Russell E. Saltzman is a former Lutheran pastor, transitioning to the Roman Catholic Church.

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Violet’s Life

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Sometimes in parish ministry there are encounters with parishioners that leave one simply gasping, frustrated beyond comprehension, and there is little in the pastoral toolkit to help either pastor or parishioner. Continue Reading »

Time to Admit It: I Live in the Suburbs and Love It

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have to finally confess to myself: I live in a suburb. It has taken me a while to admit it. Suburban living has never been my ambition but it has become my fate. Even with a Kansas City, Missouri address, where I now live is indisputably a suburb. That’s because we live in Platte County north of the Missouri River above Jackson County. Jackson County is Kansas City; everywhere else is a suburb. Continue Reading »

Moving Mulberry Trees

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Increase our faith!” the disciples demanded of the Lord (Luke 17:5-10).“If,” the Lord reasonably replied, “you had faith the size of a mustard seed, you could say to this mulberry tree, ‘Be uprooted and planted in the sea,’ and it would obey you.’”Huh? Mulberry tree? What happened to that faith-can-move-mountains thing? Well, the mountain is in St. Matthew’s report, and Matthew has Optimist Club optimism that faith, leveraged on a mustard seed, can move a mountain. Continue Reading »

A Prayer for Death

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We tame the Lord’s Prayer. We have to, so it isn’t nearly as disturbing to us as an incautious reading would reveal. Certainly it is a comfort. We use it for everything. It is often the first prayer we learn in worship and frequently the last to escape our lips. Routinely, we use it to conclude church meetings. That may be a misuse, the prayer being more radical than a mere way to clear out the room, but I’ve done it too. Continue Reading »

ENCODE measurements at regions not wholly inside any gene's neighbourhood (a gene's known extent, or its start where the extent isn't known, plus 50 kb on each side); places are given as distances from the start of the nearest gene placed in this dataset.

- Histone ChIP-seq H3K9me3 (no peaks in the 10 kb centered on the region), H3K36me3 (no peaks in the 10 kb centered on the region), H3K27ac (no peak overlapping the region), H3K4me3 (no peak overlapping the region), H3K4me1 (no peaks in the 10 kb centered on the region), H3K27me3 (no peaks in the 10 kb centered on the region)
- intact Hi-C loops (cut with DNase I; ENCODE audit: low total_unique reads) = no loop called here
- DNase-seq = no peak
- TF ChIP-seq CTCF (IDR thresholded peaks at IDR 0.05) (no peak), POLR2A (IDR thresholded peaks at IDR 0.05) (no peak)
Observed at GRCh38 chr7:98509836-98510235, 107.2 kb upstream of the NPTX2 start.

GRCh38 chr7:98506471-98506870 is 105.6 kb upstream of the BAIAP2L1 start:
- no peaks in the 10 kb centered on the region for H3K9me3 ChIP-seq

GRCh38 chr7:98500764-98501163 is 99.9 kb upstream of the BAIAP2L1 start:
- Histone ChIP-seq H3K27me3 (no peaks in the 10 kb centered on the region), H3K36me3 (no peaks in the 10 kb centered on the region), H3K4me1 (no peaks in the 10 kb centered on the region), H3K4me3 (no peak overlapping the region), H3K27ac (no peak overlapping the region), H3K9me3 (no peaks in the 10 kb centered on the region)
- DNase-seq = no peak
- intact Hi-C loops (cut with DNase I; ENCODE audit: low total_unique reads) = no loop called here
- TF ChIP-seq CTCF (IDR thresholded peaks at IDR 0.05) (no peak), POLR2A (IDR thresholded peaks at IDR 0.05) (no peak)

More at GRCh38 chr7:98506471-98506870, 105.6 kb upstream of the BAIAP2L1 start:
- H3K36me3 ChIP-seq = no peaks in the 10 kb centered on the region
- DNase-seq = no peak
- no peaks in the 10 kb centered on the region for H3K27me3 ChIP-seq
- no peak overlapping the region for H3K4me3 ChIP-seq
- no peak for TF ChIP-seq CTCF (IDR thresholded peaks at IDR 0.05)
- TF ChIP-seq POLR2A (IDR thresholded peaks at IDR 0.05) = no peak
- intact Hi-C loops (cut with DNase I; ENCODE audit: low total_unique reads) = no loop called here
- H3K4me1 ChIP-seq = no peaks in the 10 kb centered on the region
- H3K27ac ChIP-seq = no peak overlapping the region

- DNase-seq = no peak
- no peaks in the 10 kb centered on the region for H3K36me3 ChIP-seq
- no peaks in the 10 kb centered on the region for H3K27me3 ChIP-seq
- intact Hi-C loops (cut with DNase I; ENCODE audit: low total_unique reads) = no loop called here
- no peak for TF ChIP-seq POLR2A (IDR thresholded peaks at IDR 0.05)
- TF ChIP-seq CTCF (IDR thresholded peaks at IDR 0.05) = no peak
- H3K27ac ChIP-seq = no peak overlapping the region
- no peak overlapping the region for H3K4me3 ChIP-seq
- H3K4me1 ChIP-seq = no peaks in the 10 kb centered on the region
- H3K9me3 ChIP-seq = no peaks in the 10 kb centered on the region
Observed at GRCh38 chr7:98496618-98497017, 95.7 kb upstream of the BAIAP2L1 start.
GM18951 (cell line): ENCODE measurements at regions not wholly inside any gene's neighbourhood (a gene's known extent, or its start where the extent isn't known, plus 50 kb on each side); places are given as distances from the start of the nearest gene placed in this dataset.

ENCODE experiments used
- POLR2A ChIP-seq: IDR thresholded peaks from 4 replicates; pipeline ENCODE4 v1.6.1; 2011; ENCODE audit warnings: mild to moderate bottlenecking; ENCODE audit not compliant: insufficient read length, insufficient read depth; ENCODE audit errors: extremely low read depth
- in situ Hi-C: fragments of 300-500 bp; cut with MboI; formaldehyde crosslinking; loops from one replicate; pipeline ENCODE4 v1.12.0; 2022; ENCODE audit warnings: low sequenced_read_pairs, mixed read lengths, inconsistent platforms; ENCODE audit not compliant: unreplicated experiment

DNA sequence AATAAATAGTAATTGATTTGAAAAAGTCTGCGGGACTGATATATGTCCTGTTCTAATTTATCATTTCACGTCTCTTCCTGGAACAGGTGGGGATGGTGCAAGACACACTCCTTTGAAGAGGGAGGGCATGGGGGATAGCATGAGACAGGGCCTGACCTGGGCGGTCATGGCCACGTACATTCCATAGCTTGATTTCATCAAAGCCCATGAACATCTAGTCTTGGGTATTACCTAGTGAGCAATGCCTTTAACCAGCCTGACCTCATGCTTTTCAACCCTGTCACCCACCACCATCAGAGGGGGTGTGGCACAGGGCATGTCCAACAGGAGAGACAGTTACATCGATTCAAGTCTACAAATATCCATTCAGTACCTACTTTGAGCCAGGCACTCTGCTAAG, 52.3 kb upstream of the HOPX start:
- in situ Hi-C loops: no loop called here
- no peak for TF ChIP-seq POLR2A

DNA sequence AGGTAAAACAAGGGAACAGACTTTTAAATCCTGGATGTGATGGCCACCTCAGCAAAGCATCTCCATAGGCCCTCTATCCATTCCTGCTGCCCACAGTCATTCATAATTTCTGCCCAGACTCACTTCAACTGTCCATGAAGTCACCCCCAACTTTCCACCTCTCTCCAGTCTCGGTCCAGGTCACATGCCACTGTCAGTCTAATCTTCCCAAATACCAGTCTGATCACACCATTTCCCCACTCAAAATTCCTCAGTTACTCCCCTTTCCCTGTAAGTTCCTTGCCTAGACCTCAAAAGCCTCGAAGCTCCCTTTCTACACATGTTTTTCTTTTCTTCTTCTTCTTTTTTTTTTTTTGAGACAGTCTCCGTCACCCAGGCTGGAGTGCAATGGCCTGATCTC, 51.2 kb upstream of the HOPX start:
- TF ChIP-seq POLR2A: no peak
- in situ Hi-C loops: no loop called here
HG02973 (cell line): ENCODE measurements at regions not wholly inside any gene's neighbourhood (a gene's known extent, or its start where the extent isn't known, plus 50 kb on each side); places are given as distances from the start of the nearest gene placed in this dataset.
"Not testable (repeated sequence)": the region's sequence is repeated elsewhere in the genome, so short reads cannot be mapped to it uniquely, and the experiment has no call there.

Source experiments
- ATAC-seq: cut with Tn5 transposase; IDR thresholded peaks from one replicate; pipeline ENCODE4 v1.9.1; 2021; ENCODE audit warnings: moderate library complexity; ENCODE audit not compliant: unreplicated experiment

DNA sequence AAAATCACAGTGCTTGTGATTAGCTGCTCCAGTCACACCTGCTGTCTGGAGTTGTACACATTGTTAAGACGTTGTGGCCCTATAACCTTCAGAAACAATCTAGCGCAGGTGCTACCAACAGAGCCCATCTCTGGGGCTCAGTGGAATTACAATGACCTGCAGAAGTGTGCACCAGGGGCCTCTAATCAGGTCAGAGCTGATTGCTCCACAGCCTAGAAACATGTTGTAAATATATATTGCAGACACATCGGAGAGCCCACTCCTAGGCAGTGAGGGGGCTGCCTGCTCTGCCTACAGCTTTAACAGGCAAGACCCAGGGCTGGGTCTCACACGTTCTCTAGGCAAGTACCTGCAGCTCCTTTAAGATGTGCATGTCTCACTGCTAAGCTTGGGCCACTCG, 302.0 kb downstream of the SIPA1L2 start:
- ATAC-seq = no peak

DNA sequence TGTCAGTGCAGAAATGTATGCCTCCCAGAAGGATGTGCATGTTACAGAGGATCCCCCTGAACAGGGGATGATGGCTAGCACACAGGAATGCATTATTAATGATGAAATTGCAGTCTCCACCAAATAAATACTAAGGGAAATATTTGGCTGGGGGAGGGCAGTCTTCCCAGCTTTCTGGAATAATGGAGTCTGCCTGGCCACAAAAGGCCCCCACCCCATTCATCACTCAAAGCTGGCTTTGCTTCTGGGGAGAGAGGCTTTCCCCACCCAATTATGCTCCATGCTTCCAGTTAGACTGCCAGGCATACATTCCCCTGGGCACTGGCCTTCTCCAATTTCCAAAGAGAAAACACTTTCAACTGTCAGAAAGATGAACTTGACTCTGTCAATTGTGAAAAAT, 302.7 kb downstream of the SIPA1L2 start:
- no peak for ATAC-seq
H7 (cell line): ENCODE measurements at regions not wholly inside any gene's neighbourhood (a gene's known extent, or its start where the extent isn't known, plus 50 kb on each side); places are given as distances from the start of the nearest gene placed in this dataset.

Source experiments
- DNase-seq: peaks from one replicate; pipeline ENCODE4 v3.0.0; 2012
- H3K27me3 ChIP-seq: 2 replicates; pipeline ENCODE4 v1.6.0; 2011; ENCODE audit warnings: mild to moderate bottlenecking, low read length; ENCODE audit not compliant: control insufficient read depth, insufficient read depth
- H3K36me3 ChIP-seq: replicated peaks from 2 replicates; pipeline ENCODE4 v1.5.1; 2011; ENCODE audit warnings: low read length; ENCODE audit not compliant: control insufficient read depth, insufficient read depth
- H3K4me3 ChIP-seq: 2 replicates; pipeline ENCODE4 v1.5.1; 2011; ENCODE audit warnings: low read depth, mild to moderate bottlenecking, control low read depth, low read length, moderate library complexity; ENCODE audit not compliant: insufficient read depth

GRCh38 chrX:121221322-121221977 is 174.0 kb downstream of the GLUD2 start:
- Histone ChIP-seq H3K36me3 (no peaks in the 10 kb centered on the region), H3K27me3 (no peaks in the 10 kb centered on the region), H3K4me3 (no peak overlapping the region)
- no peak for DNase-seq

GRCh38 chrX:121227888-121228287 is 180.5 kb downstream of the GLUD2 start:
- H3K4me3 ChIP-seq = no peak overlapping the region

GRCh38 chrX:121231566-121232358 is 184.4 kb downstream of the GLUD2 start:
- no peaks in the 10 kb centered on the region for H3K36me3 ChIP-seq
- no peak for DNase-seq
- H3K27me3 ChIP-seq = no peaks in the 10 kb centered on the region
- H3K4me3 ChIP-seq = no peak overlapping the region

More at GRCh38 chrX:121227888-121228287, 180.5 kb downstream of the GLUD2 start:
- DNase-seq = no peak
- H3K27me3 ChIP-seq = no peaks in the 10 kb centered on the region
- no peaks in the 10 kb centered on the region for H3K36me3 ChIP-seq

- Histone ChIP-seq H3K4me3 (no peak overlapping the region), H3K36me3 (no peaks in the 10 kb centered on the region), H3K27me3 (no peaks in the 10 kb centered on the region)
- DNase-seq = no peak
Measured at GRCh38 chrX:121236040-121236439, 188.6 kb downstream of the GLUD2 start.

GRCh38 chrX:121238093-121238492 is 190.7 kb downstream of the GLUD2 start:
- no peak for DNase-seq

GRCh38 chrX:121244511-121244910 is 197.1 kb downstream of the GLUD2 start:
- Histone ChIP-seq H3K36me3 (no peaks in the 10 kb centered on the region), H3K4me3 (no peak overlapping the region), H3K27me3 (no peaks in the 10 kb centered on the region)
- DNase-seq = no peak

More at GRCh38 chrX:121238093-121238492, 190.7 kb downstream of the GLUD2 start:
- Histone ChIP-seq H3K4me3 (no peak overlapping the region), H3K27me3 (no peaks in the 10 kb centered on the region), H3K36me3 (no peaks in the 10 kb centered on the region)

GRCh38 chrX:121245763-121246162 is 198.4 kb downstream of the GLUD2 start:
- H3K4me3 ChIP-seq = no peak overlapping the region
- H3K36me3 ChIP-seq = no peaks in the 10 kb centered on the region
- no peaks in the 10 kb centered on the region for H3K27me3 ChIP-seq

The Ass of Passion Sunday

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On Passion Sunday, more years than not, I give a children’s sermon. At the conclusion of the procession with palms and the Prayer of the Day, with the kids arrayed near the chancel, I selecte a kid as Jesus. We are going to enact the Lord’s triumphal entry into Jerusalem. (Scholars may . . . . Continue Reading »

Oh, Bury Me Not

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Though I was never one for cemeteries and am not in the habit of visiting the graves of family or friends, I will consent to tour the graves of those long gone, whose tombstones are abraded and lichen-covered. There is a forlorn, lonesome quality to these graves so neglected through time. If the . . . . Continue Reading »

Organizing Unorganized Religion

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There is apparently now an organization for the one-fifth or so of Americans who always check “none” on forms asking for their religious preference. Folks in this self-described category are called “nones” (pronounced the same as “nuns,” though something entirely . . . . Continue Reading »

Resurrection vs. Immortality

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Theologies have the life of a mayfly. They come into fashion, rise, and then slip away, mostly unnoticed. It might be good, then, for seminarians and other readers to first learn some of the old theologies before traipsing off through the daisy fields of any new ones. Oscar Cullmann (1902-1999) is . . . . Continue Reading »

My Adoption

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My oldest son has traveled back to Vietnam on three, four occasions now. He arrived at our home in 1975 as an eleven-year-old refugee. We, my first wife and I, adopted him five years later. He was part of the contingent of “unaccompanied minors” temporarily housed at the refugee center at Ft. Chaffee, Arkansas. Something on the order of 2,200 Vietnamese fleeing the fall of Saigon went through there, finding sponsors, relocating, rebuilding lives. . . . Continue Reading »

Impeach Obama 2014

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I cannot think of anything more disastrous for the Republican Party than an attempt to impeach the president. Yet there are scenarios being put forth, along with what I regard as a lot of irresponsibly loose talk, some of it getting ginned up by Democrats. . . . Continue Reading »